St Pauls Chambers have a number of members who have defended and prosecuted in VAT carousel fraud cases. These are often extremely complex and document-heavy cases. St Pauls Chambers offer a complete service and are able to advise clients, and provide expertise, at all stages of carousel VAT fraud cases.
Carousel fraud, also known as Missing Trade Intra-Community (MTIC fraud) or missing trader fraud, is an example of VAT fraud. It involves cases where VAT rules have been ignored, averted or abused during transactions of imported goods between different EU member states.
Carousel VAT fraud is a complicated and highly sophisticated process which is very difficult to detect. Here, we explain the missing trader fraud process in five steps:
As you can see, carousel VAT fraud can continuously cycle, which is why it’s described as a carousel.
Missing trader fraud scams are often conducted by organised crime groups who link illegitimate companies or individuals across borders to facilitate their activity. They often disguise such connections and use fake names and contact details. As a result, this makes it more challenging for HMRC to track them down.
Both tangible and intangible goods are targeted in missing trader fraud scams. Sectors that are frequently targeted include telecoms, mobile phones and other high-value electronic goods, precious metals and gas.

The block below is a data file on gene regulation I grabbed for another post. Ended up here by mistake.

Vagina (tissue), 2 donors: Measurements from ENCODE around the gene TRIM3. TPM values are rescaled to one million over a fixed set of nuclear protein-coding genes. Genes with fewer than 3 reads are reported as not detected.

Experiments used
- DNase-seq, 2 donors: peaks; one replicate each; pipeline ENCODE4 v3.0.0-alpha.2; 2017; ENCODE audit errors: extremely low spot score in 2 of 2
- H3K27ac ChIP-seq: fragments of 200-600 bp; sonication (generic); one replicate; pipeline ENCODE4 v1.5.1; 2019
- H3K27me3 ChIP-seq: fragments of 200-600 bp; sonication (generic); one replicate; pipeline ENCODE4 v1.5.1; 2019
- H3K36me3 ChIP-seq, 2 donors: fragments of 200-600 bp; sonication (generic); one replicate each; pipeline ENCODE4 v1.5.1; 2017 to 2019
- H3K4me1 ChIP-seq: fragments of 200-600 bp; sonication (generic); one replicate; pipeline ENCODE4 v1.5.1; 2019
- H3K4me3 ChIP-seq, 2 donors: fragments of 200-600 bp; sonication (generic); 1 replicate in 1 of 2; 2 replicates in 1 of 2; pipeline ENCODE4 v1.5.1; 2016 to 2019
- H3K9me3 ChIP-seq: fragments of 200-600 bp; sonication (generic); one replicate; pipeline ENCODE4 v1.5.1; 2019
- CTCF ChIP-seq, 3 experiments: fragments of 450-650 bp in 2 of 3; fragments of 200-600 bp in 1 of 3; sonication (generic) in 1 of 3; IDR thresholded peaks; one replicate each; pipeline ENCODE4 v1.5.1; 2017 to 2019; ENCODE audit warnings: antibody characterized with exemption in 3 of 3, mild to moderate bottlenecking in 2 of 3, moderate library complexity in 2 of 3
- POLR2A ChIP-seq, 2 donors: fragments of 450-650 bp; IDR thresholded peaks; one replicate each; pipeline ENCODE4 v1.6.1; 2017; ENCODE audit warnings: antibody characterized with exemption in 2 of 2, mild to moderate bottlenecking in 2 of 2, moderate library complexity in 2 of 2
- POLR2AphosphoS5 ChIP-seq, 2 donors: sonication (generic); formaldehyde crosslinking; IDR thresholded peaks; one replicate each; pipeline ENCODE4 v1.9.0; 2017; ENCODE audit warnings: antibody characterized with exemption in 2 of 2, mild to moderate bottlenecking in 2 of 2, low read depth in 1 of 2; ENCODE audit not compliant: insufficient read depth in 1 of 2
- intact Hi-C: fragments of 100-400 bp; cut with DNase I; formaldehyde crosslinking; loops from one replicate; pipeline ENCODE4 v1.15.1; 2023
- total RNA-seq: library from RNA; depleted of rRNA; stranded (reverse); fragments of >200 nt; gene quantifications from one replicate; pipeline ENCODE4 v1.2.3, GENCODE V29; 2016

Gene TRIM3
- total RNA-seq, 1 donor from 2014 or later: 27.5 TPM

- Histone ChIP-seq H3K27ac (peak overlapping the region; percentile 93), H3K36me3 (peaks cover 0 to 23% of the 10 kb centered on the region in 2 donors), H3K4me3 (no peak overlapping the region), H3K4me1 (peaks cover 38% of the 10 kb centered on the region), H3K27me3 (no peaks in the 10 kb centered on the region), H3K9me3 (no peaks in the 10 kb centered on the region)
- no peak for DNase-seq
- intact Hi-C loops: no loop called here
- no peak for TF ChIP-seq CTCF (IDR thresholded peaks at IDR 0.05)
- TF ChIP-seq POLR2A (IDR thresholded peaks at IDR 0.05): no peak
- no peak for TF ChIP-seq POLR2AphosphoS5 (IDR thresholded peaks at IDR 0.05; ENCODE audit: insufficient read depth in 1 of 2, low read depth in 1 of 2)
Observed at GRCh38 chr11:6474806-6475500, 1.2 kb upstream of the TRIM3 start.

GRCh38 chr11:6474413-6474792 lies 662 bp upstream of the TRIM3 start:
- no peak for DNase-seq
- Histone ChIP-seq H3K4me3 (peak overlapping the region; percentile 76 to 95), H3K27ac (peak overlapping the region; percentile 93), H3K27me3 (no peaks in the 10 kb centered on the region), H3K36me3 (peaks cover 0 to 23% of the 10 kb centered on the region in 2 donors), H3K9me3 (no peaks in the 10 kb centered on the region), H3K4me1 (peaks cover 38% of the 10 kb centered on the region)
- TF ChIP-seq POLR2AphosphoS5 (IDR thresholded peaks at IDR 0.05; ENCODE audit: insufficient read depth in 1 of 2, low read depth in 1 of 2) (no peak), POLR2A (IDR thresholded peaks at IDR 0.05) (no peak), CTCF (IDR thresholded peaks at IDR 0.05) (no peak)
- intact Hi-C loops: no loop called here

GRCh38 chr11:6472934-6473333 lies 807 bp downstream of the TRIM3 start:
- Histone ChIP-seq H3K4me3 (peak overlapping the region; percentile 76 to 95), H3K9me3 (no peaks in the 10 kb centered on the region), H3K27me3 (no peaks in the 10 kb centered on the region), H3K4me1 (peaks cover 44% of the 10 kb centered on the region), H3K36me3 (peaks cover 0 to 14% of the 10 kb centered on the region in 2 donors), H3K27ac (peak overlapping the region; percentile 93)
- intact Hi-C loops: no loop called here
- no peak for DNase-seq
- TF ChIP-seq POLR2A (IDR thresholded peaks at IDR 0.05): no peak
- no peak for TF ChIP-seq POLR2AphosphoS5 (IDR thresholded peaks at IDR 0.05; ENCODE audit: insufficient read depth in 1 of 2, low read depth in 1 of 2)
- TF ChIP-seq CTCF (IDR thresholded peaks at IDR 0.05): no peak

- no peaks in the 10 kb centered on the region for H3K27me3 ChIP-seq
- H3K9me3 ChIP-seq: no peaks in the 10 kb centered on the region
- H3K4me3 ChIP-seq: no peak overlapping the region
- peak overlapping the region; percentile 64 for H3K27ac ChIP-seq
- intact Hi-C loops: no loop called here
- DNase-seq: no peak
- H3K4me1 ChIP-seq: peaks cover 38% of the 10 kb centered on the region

Often, cases of carousel fraud involve innocent businesses and, in the past, this has caused for these businesses to lose out. This is because HMRC would hold back VAT repayments to these innocent businesses as the VAT was not given in the first place by the missing trader. However, carousel vat fraud now costs the HMRC a great deal in lost tax avoided by fraudsters. According to a European Parliament report, it is estimated that, in 2015, the UK government lost between £0.5 billion to £1 billion from such scams.
Not only is MTIC fraud damaging to the innocent businesses and HMRC, but it’s also damaging to the general public. With heavy VAT losses, the Government loses money that could have potentially be spent on the provision or improvement of public infrastructure and services, such as schools, public transport and hospitals. This is why it’s vital for legitimate businesses and HMRC to be extra vigilant.
Highly-organised criminal groups typically conduct VAT carousel fraud, and it is common for these criminals to use the fraudulent money they have illegitimately collected for the funding of other criminal activities, such as drug trafficking or terrorism.
If you are under investigation for carousel VAT fraud, you will receive a letter from HMRC or a tax audit notice. Upon receiving a letter from HMRC, you should seek out a specialist carousel fraud barrister to provide you with expert legal advice and guidance. The consequences of a carousel VAT fraud conviction are serious, but with the guidance of an experienced carousel fraud barrister, you have the best chance of achieving a positive result.
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